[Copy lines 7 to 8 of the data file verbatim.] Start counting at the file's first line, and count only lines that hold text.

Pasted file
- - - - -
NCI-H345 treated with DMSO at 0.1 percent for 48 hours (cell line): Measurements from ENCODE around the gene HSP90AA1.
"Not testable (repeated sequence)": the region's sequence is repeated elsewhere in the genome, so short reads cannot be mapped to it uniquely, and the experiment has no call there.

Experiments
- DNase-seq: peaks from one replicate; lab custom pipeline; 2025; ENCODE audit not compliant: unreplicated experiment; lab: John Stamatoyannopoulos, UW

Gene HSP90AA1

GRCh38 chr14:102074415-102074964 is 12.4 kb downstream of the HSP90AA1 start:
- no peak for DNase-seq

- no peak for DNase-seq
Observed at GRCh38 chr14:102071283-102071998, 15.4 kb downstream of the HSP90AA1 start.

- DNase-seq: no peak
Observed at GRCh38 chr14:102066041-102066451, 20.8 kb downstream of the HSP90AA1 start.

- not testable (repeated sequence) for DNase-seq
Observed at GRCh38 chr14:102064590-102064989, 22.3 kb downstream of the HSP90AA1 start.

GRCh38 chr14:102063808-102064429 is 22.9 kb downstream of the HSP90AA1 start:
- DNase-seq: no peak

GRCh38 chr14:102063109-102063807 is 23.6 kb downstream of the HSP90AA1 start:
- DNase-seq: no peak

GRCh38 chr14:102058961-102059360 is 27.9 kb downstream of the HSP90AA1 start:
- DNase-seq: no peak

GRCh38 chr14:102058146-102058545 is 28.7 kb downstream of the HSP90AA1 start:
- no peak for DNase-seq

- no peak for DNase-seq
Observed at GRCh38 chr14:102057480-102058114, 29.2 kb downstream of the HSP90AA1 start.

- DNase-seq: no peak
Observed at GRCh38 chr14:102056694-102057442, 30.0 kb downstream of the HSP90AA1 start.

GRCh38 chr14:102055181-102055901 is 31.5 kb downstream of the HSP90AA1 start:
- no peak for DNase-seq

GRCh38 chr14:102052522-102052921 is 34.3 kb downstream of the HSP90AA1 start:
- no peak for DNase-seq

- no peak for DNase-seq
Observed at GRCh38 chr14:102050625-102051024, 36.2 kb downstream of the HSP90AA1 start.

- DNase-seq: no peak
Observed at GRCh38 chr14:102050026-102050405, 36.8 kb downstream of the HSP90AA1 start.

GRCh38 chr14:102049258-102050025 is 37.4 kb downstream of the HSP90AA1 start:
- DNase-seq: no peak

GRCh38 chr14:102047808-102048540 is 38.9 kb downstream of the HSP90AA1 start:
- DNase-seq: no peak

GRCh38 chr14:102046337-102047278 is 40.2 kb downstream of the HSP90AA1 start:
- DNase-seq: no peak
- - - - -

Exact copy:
- no peak for DNase-seq

- no peak for DNase-seq